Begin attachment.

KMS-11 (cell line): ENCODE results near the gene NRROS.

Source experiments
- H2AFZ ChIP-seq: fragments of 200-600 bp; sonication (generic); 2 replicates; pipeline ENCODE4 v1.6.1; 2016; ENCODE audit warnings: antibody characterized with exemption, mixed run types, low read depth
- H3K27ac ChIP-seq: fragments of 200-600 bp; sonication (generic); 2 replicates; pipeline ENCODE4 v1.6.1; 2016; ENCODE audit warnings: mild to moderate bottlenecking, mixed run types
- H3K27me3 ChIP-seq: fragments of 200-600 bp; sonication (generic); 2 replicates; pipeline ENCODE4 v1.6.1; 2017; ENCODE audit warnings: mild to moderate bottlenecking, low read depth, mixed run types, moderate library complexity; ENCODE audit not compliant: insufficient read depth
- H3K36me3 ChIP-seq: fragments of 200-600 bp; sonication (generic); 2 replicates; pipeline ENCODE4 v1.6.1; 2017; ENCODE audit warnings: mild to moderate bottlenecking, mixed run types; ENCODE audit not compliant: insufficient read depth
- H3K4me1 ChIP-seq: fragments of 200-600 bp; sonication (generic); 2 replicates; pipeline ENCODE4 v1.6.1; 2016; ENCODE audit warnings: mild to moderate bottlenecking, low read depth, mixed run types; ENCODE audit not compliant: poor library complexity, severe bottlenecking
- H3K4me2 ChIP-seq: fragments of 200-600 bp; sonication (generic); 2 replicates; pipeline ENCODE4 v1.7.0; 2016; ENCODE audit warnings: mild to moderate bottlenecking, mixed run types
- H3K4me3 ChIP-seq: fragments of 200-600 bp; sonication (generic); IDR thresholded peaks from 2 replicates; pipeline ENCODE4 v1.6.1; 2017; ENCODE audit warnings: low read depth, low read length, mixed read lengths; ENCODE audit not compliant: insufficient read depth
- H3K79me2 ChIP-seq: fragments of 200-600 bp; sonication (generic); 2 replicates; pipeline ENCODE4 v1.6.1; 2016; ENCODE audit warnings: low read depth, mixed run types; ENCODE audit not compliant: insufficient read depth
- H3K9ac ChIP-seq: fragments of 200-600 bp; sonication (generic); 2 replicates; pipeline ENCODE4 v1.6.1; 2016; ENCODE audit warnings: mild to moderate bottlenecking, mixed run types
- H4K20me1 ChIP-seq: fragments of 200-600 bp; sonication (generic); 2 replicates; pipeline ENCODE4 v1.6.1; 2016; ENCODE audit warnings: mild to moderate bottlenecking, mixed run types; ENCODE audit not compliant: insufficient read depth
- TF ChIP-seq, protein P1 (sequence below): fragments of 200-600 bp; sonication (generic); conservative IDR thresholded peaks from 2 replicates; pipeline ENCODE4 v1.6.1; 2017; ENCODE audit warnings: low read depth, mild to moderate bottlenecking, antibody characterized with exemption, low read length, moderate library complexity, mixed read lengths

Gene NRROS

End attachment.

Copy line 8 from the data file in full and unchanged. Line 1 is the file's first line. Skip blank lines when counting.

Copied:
- H3K4me2 ChIP-seq: fragments of 200-600 bp; sonication (generic); 2 replicates; pipeline ENCODE4 v1.7.0; 2016; ENCODE audit warnings: mild to moderate bottlenecking, mixed run types